19 November 2022

Temps Perdu

I wrote the following piece in 2010, just after I had preached in S Mary's, Bourne street (olim Graham Street). 

"What fun S Mary's Bourne Street is. For me it evokes the day after our Wedding, when we went to Mass there on Low Sunday 1967 ... and the learned, saintly figure of Eric Mascall, who lived in the presbytery during his retirement. The church is a glorious manifestation of triumphalist 1930s Anglo-Catholicism as expressed in the friendly and accessible baroque of Martin Travers. How good it was to hear the Asperges chant again; indeed, the music was truly superb (and varied); and the liturgy done with much love and care. Good, neat, correct, serving; and a large friendly congregation of all ages. As we sang the Angelus at the end, I wondered if this custom would be a distinctive piece of Patrimony and enrich other Christians. Incidentally, who was it that wrote that music which one hears so often in the C of E but never in popish churches? (Only the sermon was indifferent.)

"Drinks afterwards with the congregation in the Library of the Presbytery (do RC presbyteries always have a large and well-stocked Library, or is this another piece of the Patrimony?). Then into the Dining Room; I can't remember when I last had such a Sunday lunch: fine fish, fantastic fowl, and fabulous pud. Or enjoyed such good conversation. I sat between two intelligent and distinctly fetching ladies; and there were a couple more across the table. Intermittently two well-spoken and attractive young women relinquished the toys they had been left to play with in the Library and came to help eat chocolate. I disgraced myself thoroughly by failing to notice how time was flying; and was more than moderately horrified when finally I looked at my watch. I fled in replete and vinous embarrassment."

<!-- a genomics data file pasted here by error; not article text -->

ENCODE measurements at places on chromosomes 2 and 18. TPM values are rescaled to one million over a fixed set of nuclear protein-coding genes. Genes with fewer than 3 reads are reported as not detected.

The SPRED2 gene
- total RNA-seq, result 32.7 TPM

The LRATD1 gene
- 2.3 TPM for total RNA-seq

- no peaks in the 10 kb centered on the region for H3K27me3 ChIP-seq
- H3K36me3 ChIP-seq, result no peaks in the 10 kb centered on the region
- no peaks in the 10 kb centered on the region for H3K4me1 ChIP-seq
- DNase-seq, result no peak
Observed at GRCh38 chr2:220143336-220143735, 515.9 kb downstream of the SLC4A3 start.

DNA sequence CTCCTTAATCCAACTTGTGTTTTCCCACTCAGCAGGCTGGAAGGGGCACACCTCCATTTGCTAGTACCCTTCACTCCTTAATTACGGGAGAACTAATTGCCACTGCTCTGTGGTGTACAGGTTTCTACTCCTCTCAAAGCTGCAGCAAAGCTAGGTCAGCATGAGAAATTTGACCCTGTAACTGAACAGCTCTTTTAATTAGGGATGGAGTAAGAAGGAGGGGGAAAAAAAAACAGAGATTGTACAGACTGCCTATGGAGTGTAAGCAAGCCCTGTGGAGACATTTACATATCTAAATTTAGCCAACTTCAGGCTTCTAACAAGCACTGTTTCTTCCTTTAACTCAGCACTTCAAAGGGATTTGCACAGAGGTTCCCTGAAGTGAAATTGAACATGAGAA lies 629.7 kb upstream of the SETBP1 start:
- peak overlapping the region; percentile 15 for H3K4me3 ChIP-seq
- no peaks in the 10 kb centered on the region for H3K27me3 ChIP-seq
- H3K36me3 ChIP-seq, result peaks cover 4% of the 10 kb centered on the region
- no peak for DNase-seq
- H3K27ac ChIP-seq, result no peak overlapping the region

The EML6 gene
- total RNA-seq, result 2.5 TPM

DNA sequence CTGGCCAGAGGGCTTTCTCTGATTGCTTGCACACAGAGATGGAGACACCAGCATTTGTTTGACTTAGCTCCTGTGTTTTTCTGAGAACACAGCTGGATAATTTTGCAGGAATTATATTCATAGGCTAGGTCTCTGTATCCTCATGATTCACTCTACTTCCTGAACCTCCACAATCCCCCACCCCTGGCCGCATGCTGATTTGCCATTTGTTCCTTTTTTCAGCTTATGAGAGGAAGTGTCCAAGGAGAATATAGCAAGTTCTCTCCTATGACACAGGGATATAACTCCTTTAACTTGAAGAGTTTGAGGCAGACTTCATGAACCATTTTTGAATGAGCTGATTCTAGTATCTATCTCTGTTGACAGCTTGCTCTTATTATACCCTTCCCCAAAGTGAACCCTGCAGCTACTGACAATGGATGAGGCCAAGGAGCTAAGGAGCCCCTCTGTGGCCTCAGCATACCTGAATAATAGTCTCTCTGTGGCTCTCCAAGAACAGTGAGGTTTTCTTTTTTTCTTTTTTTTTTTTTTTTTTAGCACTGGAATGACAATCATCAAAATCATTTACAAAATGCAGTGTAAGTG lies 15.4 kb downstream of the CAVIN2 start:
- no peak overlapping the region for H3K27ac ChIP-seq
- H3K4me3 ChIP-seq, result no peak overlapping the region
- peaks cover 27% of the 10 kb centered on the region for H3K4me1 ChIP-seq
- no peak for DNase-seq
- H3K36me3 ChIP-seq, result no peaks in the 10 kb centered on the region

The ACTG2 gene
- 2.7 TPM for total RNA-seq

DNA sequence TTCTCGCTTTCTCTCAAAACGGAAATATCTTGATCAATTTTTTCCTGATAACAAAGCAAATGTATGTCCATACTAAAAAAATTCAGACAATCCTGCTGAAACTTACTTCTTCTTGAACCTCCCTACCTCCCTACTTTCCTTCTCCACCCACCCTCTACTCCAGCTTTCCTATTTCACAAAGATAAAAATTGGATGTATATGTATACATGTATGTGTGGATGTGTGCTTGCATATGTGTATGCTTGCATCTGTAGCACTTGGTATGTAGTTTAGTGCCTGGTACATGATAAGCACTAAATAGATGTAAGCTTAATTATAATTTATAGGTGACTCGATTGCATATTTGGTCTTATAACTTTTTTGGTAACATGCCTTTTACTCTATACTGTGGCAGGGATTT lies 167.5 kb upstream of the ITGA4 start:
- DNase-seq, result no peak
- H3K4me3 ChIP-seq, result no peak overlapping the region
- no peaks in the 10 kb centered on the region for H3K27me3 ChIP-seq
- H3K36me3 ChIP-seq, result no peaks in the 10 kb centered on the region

Happy days! What a shame the poor old C of E had to come to an end ... "the House of Bondage" as Newman called it ... was it Ward who coined the monikker "Old Mother Damnable"?

However, non omnis mortua est. I recollect that the congregation metamorphosed into the Marylebone Ordinariate Group, who sometimes met in the old Spanish Embassy Chapel tucked away behind the Wallace Collection and its 50,000 Bouchers.

I hope they still do.


Ben Whitworth said...

I have heard it said that the Patrimonial setting of the Angelus was composed by an organist at Pusey House. I recall it from my Anglican days, and have sung it most often at Ordinariate services, but it is also used at the Manchester Oratory.

armyarty said...

I used to go into the former CFR Friary next to Saint Anne's Church (Also "former") in the Bronx, and they had a very formidable library, left behind for the friars by the departing nuns. Among their treasures was a complete set of The Liturgical Year, in purple morocco covers, watered silk endpapers, and ribbon markers.

How I wish that I got ahold of them. At this point, I suspect that they were flogged off by the pound to some bookseller when the parish was closed.

Banshee said...

Could you write something about the Classical pagan writers who became considered as part of the Preparation for the Gospel?

I knew about Virgil, but I just found out that the Akathist Hymn's line "O bride unwedded" is a reference to Euripides' Hecuba.

And somebody had a fun old print on the Catholicism subreddit,showing Jesus and the Virgin Mary welcoming Gaius Valerius Flaccus, the Latin Argonautica poet, to the "land of cloud."


Link provided, because it would be hard to find.